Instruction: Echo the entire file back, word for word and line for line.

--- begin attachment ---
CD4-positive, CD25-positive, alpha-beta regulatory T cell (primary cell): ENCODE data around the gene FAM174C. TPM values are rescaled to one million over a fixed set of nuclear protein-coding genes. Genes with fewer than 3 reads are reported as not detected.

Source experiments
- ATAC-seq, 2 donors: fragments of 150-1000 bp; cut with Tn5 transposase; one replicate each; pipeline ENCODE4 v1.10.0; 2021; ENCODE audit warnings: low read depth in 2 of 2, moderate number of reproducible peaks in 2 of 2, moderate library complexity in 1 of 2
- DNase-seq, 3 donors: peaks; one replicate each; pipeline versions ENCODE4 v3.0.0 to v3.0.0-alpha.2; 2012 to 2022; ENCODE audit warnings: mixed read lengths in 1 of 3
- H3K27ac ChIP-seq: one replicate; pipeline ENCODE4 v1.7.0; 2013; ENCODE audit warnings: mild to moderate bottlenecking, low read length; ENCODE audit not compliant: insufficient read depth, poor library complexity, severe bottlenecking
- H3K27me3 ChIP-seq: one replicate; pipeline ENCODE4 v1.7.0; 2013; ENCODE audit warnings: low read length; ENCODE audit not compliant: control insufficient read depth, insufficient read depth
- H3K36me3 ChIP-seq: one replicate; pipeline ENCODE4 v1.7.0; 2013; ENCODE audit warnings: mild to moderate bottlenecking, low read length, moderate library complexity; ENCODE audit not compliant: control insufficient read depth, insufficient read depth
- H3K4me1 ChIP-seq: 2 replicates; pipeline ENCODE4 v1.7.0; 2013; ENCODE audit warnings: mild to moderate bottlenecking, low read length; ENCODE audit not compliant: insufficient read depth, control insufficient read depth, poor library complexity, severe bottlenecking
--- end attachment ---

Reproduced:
CD4-positive, CD25-positive, alpha-beta regulatory T cell (primary cell): ENCODE data around the gene FAM174C. TPM values are rescaled to one million over a fixed set of nuclear protein-coding genes. Genes with fewer than 3 reads are reported as not detected.

Source experiments
- ATAC-seq, 2 donors: fragments of 150-1000 bp; cut with Tn5 transposase; one replicate each; pipeline ENCODE4 v1.10.0; 2021; ENCODE audit warnings: low read depth in 2 of 2, moderate number of reproducible peaks in 2 of 2, moderate library complexity in 1 of 2
- DNase-seq, 3 donors: peaks; one replicate each; pipeline versions ENCODE4 v3.0.0 to v3.0.0-alpha.2; 2012 to 2022; ENCODE audit warnings: mixed read lengths in 1 of 3
- H3K27ac ChIP-seq: one replicate; pipeline ENCODE4 v1.7.0; 2013; ENCODE audit warnings: mild to moderate bottlenecking, low read length; ENCODE audit not compliant: insufficient read depth, poor library complexity, severe bottlenecking
- H3K27me3 ChIP-seq: one replicate; pipeline ENCODE4 v1.7.0; 2013; ENCODE audit warnings: low read length; ENCODE audit not compliant: control insufficient read depth, insufficient read depth
- H3K36me3 ChIP-seq: one replicate; pipeline ENCODE4 v1.7.0; 2013; ENCODE audit warnings: mild to moderate bottlenecking, low read length, moderate library complexity; ENCODE audit not compliant: control insufficient read depth, insufficient read depth
- H3K4me1 ChIP-seq: 2 replicates; pipeline ENCODE4 v1.7.0; 2013; ENCODE audit warnings: mild to moderate bottlenecking, low read length; ENCODE audit not compliant: insufficient read depth, control insufficient read depth, poor library complexity, severe bottlenecking